The only advantage of academic publication in journals is that such publications are peer reviewed by referees and editors, but that advantage is not exclusive to academic work -- it can work with blogs, and would -- given the speed and breadth of access and conversation -- work even better with blogs. In the words of Marc Andreessen: "It is crystal clear to me now that at least in industries where lots of people are online, blogging is the single best way to communicate and interact." We (academics) should keep this in mind as we debate the future of academic discourse. (Of course, Tyler Cowen is already on board.)
Bottom Line: Blogging is important to our culture and our intellectual growth. I give this book four stars for its thorough, clear and contextual explanation of the history and importance of blogging.

10 comments:

Ray said...

Contributing my knowledge to inform an entire region of alternatives DO EXIST to the destruction of the environment, groundwater resources, JOBS and water related industries in the Southwest achieveable through blogs.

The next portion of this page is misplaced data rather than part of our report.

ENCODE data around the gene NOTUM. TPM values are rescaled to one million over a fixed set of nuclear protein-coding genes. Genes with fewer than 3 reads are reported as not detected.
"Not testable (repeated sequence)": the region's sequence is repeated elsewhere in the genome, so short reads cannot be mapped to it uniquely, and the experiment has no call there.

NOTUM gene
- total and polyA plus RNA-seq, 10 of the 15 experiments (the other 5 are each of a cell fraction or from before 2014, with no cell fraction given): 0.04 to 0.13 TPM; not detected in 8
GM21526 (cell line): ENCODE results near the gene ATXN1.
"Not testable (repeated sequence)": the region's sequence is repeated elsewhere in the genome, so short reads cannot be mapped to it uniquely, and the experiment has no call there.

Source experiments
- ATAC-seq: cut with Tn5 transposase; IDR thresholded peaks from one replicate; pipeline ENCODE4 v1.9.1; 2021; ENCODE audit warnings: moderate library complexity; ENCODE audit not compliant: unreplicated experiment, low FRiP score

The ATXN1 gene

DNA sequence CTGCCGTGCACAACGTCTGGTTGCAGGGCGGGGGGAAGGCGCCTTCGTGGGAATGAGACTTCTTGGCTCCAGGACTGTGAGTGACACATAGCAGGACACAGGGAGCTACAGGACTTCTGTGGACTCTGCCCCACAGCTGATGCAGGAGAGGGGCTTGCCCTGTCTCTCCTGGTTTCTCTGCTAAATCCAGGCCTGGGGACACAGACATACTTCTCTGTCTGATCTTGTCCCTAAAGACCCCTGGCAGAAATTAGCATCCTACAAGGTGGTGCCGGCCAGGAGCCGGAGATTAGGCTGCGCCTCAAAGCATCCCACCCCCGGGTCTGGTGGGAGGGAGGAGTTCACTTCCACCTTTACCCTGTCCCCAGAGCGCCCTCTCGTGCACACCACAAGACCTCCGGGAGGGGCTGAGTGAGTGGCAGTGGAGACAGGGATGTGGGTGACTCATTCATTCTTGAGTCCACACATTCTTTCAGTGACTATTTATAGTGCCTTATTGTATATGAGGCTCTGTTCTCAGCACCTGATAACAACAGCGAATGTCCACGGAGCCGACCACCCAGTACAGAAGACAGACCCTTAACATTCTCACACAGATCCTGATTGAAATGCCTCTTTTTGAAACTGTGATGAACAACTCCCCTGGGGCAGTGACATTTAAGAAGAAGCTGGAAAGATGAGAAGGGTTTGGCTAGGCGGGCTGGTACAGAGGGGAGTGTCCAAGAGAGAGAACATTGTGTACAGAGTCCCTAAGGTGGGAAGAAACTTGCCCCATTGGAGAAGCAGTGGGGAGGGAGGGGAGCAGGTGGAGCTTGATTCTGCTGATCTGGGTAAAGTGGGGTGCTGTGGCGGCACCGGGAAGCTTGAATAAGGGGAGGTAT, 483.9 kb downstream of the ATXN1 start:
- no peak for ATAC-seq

By contributing historical, hydrological and legal background to your timely thought provoking water issues, I can hopefully help your readers convince the embedded politicians & bureaucrats that alternatives offer unexpected revenues, renewable energy and resource development that no one has mentioned.

I hear that meetings where the #800gorilla is mentioned are becoming uncomfortable ...

Thank you for providing a major means to a worthwhile end ...

WaterSource/WaterBank waterrdw@yahoo.com

Fixed Carbon said...

Scientific publications are converging on a similar set of values as blogs: open access, digital only, and relatively rapid publication. The PloS journals are a good example. Check 'em out, just Google PloS

Wainstead said...

I wouldn't worry so much about not getting comments outright... I rarely see comments at all on my water subreddit, but the articles get some upmods and downmods.